Monday, June 2, 2003

Stay behind your thirst


Reversing previous recommendations, USA Track & Field warns of dangers of overhydration

By Llee Sivitz
Enquirer contributor

"Stay ahead of your thirst." (Or drink before you're thirsty.)

If you've tried long-distance running or walking you've probably heard this advice.

But in April, just before the Boston Marathon, USA Track & Field (USATF), a governing body for running events, declared this practice not only wrong but dangerous.

For the first time since the 1970s, runners and walkers are now being told that it's best to drink when thirsty.

Sodium is lost

Suzelle Snowden, director of the Cincinnati Jeff Galloway Marathon Training Program, says she saw this change coming. "Overhydration and saturation of sodium levels (in the blood) has been in the spotlight for the last three or four years, getting more and more press."

HOW MUCH LIQUID DO YOU NEED?
How to calculate your sweat rate:
• 1. Make sure you are properly hydrated before the workout - your urine should be clear.
• 2. Do a warm-up run to the point where perspiration is generated, then stop. Urinate if necessary.
• 3. Weigh yourself naked on an accurate scale.
• 4. Run for one hour at an intensity similar to your targeted race.
• 5. Drink a measured amount of a beverage of your choice during the run if and when you are thirsty. It is important that you keep track of exactly how much fluid you take in during the run.
• 6. Do not urinate during the run.
• 7. Weigh yourself naked again on the same scale you used in Step 3.
• 8. You may now urinate and drink more fluids as needed. Calculate your fluid needs using the following formula from the USATF:
• A. Enter your weight from Step 3 in kilograms (divide pounds by 2.2)
• B. Enter your weight from Step 7 in kilograms
• C. Subtract B from A
• D. Convert your total in C to grams by multiplying by 1,000
• E. Enter the amount of fluid you consumed during the run in milliliters (multiply ounces by 30)
• F. Add E to D. This figure is the number of milliliters you need to consumer per hour to remain well-hydrated.

• Note: Variables such as climate and dietary changes can affect your sweat rate.
What she refers to is a potentially fatal condition called hyponatremia. According to the USATF, it most often occurs during exercise of four hours or longer and results mainly from consuming too much fluid and not replacing sodium losses.

More than 70 cases of this condition have been documented since it was first recognized in 1985, and many scientists consider it as dangerous as heat illness (heatstroke).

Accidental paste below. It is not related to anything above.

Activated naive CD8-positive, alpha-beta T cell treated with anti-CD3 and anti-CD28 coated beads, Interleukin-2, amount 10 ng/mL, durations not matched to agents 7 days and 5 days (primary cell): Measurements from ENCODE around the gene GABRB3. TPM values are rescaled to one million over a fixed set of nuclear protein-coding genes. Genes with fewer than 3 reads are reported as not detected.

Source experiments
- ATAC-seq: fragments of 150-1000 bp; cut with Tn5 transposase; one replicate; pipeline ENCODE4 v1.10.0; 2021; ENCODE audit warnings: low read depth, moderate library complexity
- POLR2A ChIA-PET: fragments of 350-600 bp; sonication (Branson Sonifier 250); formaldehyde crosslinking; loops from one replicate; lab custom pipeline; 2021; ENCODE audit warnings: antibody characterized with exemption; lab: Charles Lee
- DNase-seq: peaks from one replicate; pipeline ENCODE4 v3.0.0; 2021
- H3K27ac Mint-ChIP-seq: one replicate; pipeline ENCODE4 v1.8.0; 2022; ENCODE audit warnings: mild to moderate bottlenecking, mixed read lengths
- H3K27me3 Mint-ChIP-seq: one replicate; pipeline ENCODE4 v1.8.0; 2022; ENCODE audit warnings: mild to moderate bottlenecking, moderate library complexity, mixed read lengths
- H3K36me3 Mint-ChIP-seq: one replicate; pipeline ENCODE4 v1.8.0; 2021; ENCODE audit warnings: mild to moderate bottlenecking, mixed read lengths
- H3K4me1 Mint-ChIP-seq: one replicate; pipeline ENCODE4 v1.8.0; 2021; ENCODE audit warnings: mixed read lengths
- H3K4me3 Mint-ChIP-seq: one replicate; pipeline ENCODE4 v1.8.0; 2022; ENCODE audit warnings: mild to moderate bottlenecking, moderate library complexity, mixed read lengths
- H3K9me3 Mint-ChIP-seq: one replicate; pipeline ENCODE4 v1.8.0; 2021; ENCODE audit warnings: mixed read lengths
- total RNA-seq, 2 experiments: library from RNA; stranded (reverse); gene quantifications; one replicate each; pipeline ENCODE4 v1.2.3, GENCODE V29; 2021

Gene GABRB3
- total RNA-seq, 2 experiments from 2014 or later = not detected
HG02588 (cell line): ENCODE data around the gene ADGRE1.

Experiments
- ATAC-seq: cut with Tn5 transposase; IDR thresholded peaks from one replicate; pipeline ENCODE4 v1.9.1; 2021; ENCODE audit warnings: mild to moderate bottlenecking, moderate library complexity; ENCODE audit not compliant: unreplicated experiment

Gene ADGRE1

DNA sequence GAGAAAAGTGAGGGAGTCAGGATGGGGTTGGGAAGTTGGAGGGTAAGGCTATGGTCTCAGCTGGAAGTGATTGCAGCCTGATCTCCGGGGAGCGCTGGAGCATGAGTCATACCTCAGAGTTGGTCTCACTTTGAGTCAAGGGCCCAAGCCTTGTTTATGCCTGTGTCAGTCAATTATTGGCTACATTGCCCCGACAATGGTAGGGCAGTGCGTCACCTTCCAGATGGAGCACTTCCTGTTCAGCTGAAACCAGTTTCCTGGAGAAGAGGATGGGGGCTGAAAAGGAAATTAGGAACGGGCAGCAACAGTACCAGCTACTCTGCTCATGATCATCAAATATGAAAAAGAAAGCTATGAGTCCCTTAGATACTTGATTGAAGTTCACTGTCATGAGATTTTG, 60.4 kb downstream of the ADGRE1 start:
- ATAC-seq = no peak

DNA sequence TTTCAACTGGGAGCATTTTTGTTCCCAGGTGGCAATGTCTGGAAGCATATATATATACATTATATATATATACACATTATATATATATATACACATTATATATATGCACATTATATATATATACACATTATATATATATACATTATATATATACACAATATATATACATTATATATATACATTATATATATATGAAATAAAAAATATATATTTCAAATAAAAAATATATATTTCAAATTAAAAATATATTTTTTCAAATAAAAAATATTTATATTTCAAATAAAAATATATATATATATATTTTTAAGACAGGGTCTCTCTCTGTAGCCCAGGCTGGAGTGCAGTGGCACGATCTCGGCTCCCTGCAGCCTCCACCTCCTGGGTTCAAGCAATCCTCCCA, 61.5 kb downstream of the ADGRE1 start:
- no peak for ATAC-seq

Severe cases may involve grand mal seizures, respiratory arrest and even death.

Snowden says it is not as rare as you might think. "I've run 12 marathons and there have been three or four that I've run in that had someone die of this disease."

To prevent hyponatremia, USATF's new hydration guidelines include consuming no more than 100 percent of the fluids lost due to sweat during exercise, and determining one's "sweat rate."

If you don't know your sweat rate, it's recommended you begin your workout well-hydrated - indicated by clear urine - and then drink when thirsty (preferably a sports drink with sodium and electrolytes).

Those who run or walk in a marathon, and take four or more hours to do so, need to be especially cautious. The USATF states that exercising at a slower pace over extended periods means you will have a lower rate of heat production and sweating. They advise not to drink more than 800 (less than a quart) per hour during such races. They warn that higher rates of fluid intake "can be fatal if sustained for four or more hours."

To replenish fluids and salts after exercise, weigh yourself right before and after your workout. For every pound lost, drink a pint of replacement fluid (with electrolytes), the USATF says.

Lawyer Mike Marrero of downtown runs about 20 miles a week and races in the Flying Pig Marathon each year. He normally stops at two-thirds of the water stops along the route and has always thought overhydrating was a good idea.

"I like hydrating," he says. "It's easy to do and it's one of the things you think you can do for yourself."

'Back of pack' grew

The prior recommendation to overhydrate came after a 1969 laboratory study that showed a correlation between dehydration during exercise and a rise in core body temperature. This led to the conclusion that dehydration was the single cause of heatstroke and a great risk to marathoners

There were very few marathons at that time and participants were exclusively elite runners in peak condition.

Beginning with the 1976 New York City Marathon, however, thousands began taking on the 26.2-mile challenge. The number of runners in "back of the pack" grew.

By comparison, most runners in 2001 took at least one hour longer to complete the marathon than those who ran it in 1978.

Snowden, whose program specializes in training runners who want to complete their first marathon, says her program's hydration guidelines have been changed to comply with the USATF advisory.

"We changed it for the Flying Pig and we are going to make those recommendation changes for the rest of our marathons and long-run training," she says.

For more information on the USATF advisory, visit www.usatf.org.




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